One of the saddest things about the ongoing Covid-19 pandemic is the fact that many people have been unable to go back to their hometowns for months on end. Speak to anyone who hasn’t been back home to see family and you can instantly sense the intense homesickness that they feel.
And although traveling inter-state is totally out of the question, couriering or posting food across state borders is not. And in this way, food has served as a bridge and a balm to soothe hearts aching for something familiar at a time when fear and uncertainty are prevalent.
Which is why across Malaysia, the family postal service has been at work – dutiful parents sending their children all their favourite hometown treats through courier services.
These much-awaited, eagerly anticipated deliveries are especially meaningful for Malaysians unable to source their hometown food online or through delivery mechanisms.
“Before the pandemic, I was travelling to my hometown of Muar, Johor at least once a month. And each trip, I would get all my favourite comfort food – it’s something I can never forgo,” says Raymond Sern, a business owner based in the Klang Valley.
These days, Sern’s parents send him a regular stash of his favourite Johor must-haves, as he has been cooking up a storm in his kitchen and frequently makes all the Johor food that he longs for.
“My parents send me frozen otak-otak from the popular Otak-Otak Cheng Boi, mee siput and mee siam paste and sambal paste made by a small home business called Ten Chan. I miss all those things, especially the mee siput, which is a fried flour dough snack eaten with sambal tumis that only Johoreans knows about.
“I know I can get some of these ingredients in KL, but the taste is just so different back home,” says Sern, who was waiting for a shipment of otak-otak and mee siput from his parents when I spoke to him.
Lecturer Maizatul Zolkapli understands Sern’s longing only too well. Having grown up in Teluk Intan, Perak, Maizatul swears by the ikan bilis and dried shrimp in her hometown.
“We used to come back once a month and never failed to stock up on all these things. I honestly think there is a better selection of ikan bilis and dried shrimp in Teluk Intan compared to the Klang Valley and the pricing is much cheaper there too, because it is all made by small businesses in local markets,” she says.
These days, Maizatul’s parents send her family and her brother’s family a large supply of their favourite staples, which Maizatul then utilises very carefully so it lasts longer.
“I haven't been able to travel back home in months now, so my parents send everything in bulk – about 1kg of ikan bilis and dried shrimp each, so that I have enough to last for awhile.
“I always use the ikan bilis to make sambal tumis ikan bilis, as that’s what my mother makes when we ‘balik kampung’. But now I am very careful about using everything sparingly, because it is so precious to me!” she says.
For popular local actress Jasmine Chin, her yearning for her hometown runs deep. Born and raised in Kuching, Sarawak, Chin hasn’t returned home for over a year now and keenly misses her mother and the food staples that she is used to.
Consequently, Chin’s mother has been packing and sending her all her usual Sarawak favourites, including her must-have mushroom-flavoured soy sauce and a prized Foochow-style rice wine, made by a vendor in a market in Kuching.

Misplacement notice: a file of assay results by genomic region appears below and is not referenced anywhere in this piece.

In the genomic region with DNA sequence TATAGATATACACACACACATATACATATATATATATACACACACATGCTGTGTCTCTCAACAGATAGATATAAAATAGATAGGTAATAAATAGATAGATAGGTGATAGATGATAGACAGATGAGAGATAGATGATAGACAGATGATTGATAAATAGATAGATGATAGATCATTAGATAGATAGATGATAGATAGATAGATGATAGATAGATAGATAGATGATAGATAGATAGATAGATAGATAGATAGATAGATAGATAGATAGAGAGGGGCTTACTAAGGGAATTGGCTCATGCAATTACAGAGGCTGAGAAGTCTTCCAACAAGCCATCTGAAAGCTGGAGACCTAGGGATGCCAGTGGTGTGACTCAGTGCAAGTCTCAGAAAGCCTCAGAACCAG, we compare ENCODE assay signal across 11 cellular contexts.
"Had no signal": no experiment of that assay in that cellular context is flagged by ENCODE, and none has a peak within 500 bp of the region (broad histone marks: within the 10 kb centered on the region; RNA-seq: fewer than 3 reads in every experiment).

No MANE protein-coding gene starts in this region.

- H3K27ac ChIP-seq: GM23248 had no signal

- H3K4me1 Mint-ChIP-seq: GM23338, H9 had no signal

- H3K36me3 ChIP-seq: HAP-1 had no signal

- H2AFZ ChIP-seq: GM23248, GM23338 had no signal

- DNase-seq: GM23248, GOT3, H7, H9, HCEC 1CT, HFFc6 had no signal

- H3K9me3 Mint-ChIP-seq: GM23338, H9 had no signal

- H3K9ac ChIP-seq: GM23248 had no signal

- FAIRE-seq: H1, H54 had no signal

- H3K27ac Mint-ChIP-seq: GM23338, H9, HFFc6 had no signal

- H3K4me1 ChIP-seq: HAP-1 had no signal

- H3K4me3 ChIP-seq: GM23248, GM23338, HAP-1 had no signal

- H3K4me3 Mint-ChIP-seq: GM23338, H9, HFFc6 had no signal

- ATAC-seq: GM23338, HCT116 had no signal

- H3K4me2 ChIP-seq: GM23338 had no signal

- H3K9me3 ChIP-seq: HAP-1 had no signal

“Before the pandemic, I went home every two months. But now, I haven’t been to Kuching in nearly two years! So my mother has been wonderful – she packs up my favourite kicap in bubble wrap and sends it to me, along with the authentic Foochow rice wine,” she says.
Chin says she simply cannot do without her kicap and rice wine, both of which are difficult to source here.
“My grandma used to make homemade Foochow rice wine so I grew up with it, and my mum now gets it from a market stall in Kuching that makes a great homemade version. I use it in my daily cooking and to make mee suah.
“And the mushroom soy sauce is really important to me – I cannot live without it! And I cannot find it in supermarkets here, even though I’ve looked. So my mum sends it to me, because I am so addicted to it that I will even bring a bottle of kicap with me when I eat banana leaf meals!” says Chin, laughing.
Although it would be easier to buy these products online, Sern says many of the small businesses that his family frequents don’t have an online presence as the business owners either don’t know much about technology or run a very small outfit.
“They are a bit out of touch with technology and social media, that’s why I have been getting it through my parents,” he says.
Sern says he does think it is important that more of these sellers have a wider delivery network or expand online, as he is worried they won’t survive the pandemic and many traditional food staples will then potentially die out.
“Oh yes, they must get on delivery channels, because we don’t know when this pandemic is going to end. People are not really encouraged to go out and buy and people like me cannot go to Muar at all, so third-party deliveries are the way to go,” says Sern.
But until and unless that happens, loyal customers like Sern, Maizatul and Chin (and their supportive parents) will be buying from all their usual small hometown businesses, using the tried-and-tested family network.
“I think it has become quite normal, especially during the National Recovery Plan and all the lockdowns before this, that we ask family members or relatives to send food from our hometowns. It is the new normal for those of us who cannot balik kampung lah,” says Maizatul.
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